I sell this stuff and all of it is generally good however there are some things to consider. You mention support and I have to say that at least here in the U.S., Raymarine
support is a problem. If you can get through to someone they are good, but getting through is a real problem, especially at peak times such as 4 July, Mondays, etc. Again, the equipment is fine, but getting consistent support is problematic. I sold a gentleman well over $20K in equipment and it was like pulling teeth to get answers to a few questions.
is tremendous, and does allow for mixes of equipment manufacturers, e.g. a Raymarine
auto-pilot with a Simrad NS16 Chart plotter. The issue is again support. Both companies will do their best to assist but at some point (if the problem is complicated) they will often tell you that you need to talk to the other company. If possible, it is best to stick with one company for the majority of equipment. It's not always possible but one should try.
Simrad has a new CHIRP radar that is pretty good. They did a demo and it was able to pick out crab pot buoys in 20 feet or sometimes even less! It was pretty impressive.
With radar, it is best to keep it on a separate monitor
. Chart overlays tend to get confused and it is easier to lose a target. It's much like the same reason you keep the depth
finder on its own instrument; it sticks out and you don't lose sight if critical info due to information overload.
Simrad/B&G (same company; B&G is especially designed for sailing) is a good choice. They have very good equipment and offer a hybrid so you can have touch screen with buttons. Others are good too and I am also a fan of Garmin
Go to a store and play with all of it. See if you like the menus. See how easy it is to find things, change things, etc. People usually use only ten percent or so of what these things can do and you'll want to be able to easily find other things. It's no good to have advanced features if you never remember where they are.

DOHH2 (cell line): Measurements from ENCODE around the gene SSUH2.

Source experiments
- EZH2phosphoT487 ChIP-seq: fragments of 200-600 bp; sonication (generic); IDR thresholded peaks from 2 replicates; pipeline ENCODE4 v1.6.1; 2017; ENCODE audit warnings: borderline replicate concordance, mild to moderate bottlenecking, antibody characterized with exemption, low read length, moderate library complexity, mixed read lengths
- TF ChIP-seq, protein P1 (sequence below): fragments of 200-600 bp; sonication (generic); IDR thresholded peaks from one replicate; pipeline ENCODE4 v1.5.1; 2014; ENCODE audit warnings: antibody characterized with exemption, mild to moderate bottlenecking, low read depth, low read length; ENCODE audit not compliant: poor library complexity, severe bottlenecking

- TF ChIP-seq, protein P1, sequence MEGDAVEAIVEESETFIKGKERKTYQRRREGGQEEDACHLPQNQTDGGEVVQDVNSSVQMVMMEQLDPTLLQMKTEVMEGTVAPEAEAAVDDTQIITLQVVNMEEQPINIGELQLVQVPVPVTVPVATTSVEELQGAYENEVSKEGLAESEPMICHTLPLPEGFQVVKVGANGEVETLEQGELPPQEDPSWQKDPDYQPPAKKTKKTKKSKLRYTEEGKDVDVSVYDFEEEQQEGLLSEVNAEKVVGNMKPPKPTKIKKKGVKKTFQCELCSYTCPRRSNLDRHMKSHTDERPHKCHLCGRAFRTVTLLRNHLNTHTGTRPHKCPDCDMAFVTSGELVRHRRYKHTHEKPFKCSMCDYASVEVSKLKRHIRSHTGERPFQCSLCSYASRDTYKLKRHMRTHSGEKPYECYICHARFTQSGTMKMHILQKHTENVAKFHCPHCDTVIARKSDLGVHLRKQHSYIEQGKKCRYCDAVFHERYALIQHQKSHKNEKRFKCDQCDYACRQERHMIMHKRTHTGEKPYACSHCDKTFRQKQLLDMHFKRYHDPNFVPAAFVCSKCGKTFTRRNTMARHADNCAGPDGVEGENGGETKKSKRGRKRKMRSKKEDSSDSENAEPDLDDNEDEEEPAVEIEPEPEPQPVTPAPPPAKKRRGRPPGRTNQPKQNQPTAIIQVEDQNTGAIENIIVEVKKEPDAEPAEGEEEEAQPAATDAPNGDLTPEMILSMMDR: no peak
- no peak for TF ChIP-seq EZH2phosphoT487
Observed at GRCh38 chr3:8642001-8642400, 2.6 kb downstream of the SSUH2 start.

Remember, the cost of purchase
is only half of the actual cost unless you are doing your own installation
. A ROUGH guide is that you will spend the same as your purchase
price to install it. Obviously, there are many variations to this, but if you budget an amount and come in less, you will be happy. If you budget only a little and Murphy is working hard, you will be upset. The same is true for the time to install it. If you are doing your own work, and the salesman/factory rep thinks it will take you a week to install it, budget two and allow a few extra days for each ten miles away from a store you are! If someone is doing the installation, and they say a week, allow for two. Even if it takes a week, you'll want time to do a shakedown cruise
or three, or five!
If you are buying
and electronic autopilot
, be sure to buy plenty of spares or even a second unit. The same is true for critical components. A second MFD/chart-plotter is good insurance
when you are 1,500 miles from anywhere. Also, be sure you have paper charts
and maintain situational awareness. This stuff can and WILL fail, often at the worst time. It may not be the unit. It may just be a fuse, or a wire, etc. but the result is the same.
Some stores sell extra protection. Sometimes these are good, sometimes they are not. Ask about the details. If it offers an exchange, then it may be worth it. An exchange allows, or should allow, you to get a replacement fairly quickly. An extended warranty means you have to ship it back and wait for it to be repaired. An exchange is just that. Now you're just down while it is being shipped, plus a day or so for re-installation.